When Renee Swift, an Air Force officer, married an active-duty Navy pilot, the couple added to their already-challenging careers a third, seemingly full-time job: coordinating their advancements and deployments around the life and the home they shared. “In our marriage, we have lived apart longer than we have together, because of our military careers’ demands,” Swift says. The near-inevitability of physical separations in the military, through deployments or separate assignments, is so common that those who undertake it are called “geographic bachelors.” For all intents and purposes, they live as though they are unmarried and childless.
Benjamin Franklin nailed it when he said, "Fatigue is the best pillow." True story, Benny. There's nothing like pushing your body so far past exhaustion that you'd willingly, even longingly, take a nap on a concrete slab.
Following Permanent Change of Station orders can be one of the most challenging, stressful parts of life for any military family. But Navy personnel and their dependents this month got hit with a PCSing double whammy: The amount of time to shift their jobs, children, and possessions between duty stations is being reduced drastically — and no one can fully account for why.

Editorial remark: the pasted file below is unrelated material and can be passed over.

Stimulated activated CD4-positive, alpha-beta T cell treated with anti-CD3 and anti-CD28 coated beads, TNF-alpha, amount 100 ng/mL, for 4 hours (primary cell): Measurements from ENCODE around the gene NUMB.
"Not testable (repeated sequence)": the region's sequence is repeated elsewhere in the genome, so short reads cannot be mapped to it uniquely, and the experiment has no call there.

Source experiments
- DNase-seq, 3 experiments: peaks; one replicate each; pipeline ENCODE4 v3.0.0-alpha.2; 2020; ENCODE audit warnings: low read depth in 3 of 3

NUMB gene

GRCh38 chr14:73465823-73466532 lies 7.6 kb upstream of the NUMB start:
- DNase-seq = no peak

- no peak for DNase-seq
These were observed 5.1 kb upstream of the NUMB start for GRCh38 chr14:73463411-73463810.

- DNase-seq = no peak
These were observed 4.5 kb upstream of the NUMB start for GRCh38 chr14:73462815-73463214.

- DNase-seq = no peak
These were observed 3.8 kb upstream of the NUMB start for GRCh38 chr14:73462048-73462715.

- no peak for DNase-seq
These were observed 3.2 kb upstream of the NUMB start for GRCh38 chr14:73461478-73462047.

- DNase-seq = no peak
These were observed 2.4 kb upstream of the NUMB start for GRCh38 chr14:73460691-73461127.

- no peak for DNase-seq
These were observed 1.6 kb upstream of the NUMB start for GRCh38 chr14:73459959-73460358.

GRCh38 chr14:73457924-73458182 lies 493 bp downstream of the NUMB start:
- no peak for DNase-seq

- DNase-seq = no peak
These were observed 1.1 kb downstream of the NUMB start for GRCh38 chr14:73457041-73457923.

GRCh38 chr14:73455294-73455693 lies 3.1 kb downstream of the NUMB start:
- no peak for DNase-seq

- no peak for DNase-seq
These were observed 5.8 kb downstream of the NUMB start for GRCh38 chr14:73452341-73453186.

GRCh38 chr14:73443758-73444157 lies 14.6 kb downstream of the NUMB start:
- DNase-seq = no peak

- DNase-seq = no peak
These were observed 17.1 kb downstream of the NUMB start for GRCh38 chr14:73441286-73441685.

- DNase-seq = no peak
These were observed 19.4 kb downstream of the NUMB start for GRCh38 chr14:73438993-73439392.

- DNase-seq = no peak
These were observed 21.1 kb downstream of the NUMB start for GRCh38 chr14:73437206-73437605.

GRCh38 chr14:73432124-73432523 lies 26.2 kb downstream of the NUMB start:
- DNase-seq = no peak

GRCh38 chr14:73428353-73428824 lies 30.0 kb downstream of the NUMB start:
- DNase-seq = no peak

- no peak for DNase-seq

Military families face many unique challenges and experiences, not least of which is having to move every few years. A military move is officially called a permanent change of station, colloquially called a “PCS.”
Frequent relocation is one of the realities of military life. While some families choose to live on base housing, others prefer the freedom to use their housing allowance to find a home off-post. When you change stations, it’s very important to watch out for scammers off base who may be looking to prey on unwitting service members who are trying to relocate quickly.